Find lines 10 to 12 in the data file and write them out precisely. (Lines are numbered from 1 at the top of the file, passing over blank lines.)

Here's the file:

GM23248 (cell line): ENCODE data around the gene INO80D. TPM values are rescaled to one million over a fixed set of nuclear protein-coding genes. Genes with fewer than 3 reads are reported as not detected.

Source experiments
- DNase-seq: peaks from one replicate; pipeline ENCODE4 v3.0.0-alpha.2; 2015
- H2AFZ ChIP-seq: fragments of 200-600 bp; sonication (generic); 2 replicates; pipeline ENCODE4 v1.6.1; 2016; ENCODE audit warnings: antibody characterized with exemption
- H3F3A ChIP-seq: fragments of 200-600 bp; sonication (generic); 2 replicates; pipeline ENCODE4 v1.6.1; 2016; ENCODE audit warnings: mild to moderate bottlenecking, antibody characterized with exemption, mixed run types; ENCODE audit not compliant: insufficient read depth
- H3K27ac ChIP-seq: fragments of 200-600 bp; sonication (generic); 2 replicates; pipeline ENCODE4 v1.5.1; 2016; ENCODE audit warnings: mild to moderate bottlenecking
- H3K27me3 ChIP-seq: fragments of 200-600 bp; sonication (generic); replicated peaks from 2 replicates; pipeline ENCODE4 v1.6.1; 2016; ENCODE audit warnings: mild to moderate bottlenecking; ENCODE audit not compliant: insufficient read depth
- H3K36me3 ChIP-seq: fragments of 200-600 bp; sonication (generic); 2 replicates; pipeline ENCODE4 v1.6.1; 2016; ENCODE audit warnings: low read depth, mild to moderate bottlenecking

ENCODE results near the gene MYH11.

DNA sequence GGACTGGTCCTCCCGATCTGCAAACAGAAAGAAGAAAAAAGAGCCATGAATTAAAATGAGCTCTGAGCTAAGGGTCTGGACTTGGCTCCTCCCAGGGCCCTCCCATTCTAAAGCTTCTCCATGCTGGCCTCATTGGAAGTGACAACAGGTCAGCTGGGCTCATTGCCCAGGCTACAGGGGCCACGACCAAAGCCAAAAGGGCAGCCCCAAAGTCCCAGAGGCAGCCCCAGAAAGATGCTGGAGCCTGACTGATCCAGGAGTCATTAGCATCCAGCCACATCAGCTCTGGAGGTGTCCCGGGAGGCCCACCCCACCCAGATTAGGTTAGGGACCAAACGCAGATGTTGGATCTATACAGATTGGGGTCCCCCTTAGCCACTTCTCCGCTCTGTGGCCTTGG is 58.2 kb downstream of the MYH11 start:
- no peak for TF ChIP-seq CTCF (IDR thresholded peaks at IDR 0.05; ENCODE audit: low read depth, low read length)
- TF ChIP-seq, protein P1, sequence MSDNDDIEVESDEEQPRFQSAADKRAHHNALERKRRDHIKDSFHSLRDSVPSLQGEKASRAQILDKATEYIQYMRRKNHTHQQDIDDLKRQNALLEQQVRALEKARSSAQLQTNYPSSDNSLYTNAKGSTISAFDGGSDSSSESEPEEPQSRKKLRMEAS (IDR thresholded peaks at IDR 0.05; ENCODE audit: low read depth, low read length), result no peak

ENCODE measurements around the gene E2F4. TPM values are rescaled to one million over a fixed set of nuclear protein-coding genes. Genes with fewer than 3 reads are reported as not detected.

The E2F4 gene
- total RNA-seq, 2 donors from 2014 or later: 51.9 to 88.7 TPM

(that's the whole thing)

DNA sequence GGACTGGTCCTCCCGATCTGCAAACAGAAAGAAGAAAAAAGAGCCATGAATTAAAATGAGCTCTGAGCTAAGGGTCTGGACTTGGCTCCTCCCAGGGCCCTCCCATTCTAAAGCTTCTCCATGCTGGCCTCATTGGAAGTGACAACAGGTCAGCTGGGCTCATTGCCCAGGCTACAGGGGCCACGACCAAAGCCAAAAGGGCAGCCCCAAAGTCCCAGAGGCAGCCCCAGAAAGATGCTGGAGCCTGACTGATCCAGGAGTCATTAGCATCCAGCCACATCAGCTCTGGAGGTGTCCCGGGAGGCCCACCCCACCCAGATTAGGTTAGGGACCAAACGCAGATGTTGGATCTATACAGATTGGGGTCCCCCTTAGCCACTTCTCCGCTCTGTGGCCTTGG is 58.2 kb downstream of the MYH11 start:
- no peak for TF ChIP-seq CTCF (IDR thresholded peaks at IDR 0.05; ENCODE audit: low read depth, low read length)
- TF ChIP-seq, protein P1, sequence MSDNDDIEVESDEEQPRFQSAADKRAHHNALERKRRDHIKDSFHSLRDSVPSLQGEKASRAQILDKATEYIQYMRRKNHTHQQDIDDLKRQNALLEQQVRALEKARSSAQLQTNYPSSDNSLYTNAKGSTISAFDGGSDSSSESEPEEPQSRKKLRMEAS (IDR thresholded peaks at IDR 0.05; ENCODE audit: low read depth, low read length), result no peak